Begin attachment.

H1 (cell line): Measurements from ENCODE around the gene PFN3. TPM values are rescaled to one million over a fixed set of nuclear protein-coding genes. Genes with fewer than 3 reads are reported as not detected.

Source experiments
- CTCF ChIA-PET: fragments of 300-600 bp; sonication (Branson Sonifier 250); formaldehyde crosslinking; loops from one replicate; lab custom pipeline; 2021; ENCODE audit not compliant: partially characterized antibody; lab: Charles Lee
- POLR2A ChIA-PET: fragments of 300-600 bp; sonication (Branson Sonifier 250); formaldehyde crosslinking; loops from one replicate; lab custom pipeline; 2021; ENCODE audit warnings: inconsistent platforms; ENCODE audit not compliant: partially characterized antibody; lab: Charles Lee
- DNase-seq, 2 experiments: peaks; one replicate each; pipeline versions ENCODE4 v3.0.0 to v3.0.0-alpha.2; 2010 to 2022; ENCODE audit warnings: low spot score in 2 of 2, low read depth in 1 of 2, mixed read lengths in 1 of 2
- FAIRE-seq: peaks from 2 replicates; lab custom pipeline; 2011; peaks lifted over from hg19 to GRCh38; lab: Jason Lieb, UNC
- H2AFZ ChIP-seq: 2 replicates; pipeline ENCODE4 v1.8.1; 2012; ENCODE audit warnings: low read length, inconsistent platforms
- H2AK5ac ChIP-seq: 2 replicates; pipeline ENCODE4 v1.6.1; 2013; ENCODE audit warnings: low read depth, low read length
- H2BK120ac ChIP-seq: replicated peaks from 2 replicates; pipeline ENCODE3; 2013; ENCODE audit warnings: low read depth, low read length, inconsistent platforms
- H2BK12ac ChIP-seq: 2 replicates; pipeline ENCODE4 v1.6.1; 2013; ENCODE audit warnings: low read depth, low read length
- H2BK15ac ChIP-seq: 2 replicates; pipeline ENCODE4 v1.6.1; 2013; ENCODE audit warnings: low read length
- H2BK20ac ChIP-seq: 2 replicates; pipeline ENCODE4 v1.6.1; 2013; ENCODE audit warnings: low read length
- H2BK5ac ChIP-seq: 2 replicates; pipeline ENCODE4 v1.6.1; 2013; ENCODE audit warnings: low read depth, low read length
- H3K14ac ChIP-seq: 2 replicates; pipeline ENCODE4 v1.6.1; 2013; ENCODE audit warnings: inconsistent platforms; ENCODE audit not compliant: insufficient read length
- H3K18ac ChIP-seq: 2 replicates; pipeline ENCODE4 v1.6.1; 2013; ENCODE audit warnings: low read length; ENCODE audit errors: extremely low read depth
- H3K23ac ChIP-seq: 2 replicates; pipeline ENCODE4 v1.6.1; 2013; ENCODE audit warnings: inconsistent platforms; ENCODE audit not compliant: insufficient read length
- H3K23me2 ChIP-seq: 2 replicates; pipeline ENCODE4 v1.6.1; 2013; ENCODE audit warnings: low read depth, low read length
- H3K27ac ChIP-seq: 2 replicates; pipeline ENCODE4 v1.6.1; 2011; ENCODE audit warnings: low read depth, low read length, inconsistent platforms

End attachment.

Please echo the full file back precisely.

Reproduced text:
H1 (cell line): Measurements from ENCODE around the gene PFN3. TPM values are rescaled to one million over a fixed set of nuclear protein-coding genes. Genes with fewer than 3 reads are reported as not detected.

Source experiments
- CTCF ChIA-PET: fragments of 300-600 bp; sonication (Branson Sonifier 250); formaldehyde crosslinking; loops from one replicate; lab custom pipeline; 2021; ENCODE audit not compliant: partially characterized antibody; lab: Charles Lee
- POLR2A ChIA-PET: fragments of 300-600 bp; sonication (Branson Sonifier 250); formaldehyde crosslinking; loops from one replicate; lab custom pipeline; 2021; ENCODE audit warnings: inconsistent platforms; ENCODE audit not compliant: partially characterized antibody; lab: Charles Lee
- DNase-seq, 2 experiments: peaks; one replicate each; pipeline versions ENCODE4 v3.0.0 to v3.0.0-alpha.2; 2010 to 2022; ENCODE audit warnings: low spot score in 2 of 2, low read depth in 1 of 2, mixed read lengths in 1 of 2
- FAIRE-seq: peaks from 2 replicates; lab custom pipeline; 2011; peaks lifted over from hg19 to GRCh38; lab: Jason Lieb, UNC
- H2AFZ ChIP-seq: 2 replicates; pipeline ENCODE4 v1.8.1; 2012; ENCODE audit warnings: low read length, inconsistent platforms
- H2AK5ac ChIP-seq: 2 replicates; pipeline ENCODE4 v1.6.1; 2013; ENCODE audit warnings: low read depth, low read length
- H2BK120ac ChIP-seq: replicated peaks from 2 replicates; pipeline ENCODE3; 2013; ENCODE audit warnings: low read depth, low read length, inconsistent platforms
- H2BK12ac ChIP-seq: 2 replicates; pipeline ENCODE4 v1.6.1; 2013; ENCODE audit warnings: low read depth, low read length
- H2BK15ac ChIP-seq: 2 replicates; pipeline ENCODE4 v1.6.1; 2013; ENCODE audit warnings: low read length
- H2BK20ac ChIP-seq: 2 replicates; pipeline ENCODE4 v1.6.1; 2013; ENCODE audit warnings: low read length
- H2BK5ac ChIP-seq: 2 replicates; pipeline ENCODE4 v1.6.1; 2013; ENCODE audit warnings: low read depth, low read length
- H3K14ac ChIP-seq: 2 replicates; pipeline ENCODE4 v1.6.1; 2013; ENCODE audit warnings: inconsistent platforms; ENCODE audit not compliant: insufficient read length
- H3K18ac ChIP-seq: 2 replicates; pipeline ENCODE4 v1.6.1; 2013; ENCODE audit warnings: low read length; ENCODE audit errors: extremely low read depth
- H3K23ac ChIP-seq: 2 replicates; pipeline ENCODE4 v1.6.1; 2013; ENCODE audit warnings: inconsistent platforms; ENCODE audit not compliant: insufficient read length
- H3K23me2 ChIP-seq: 2 replicates; pipeline ENCODE4 v1.6.1; 2013; ENCODE audit warnings: low read depth, low read length
- H3K27ac ChIP-seq: 2 replicates; pipeline ENCODE4 v1.6.1; 2011; ENCODE audit warnings: low read depth, low read length, inconsistent platforms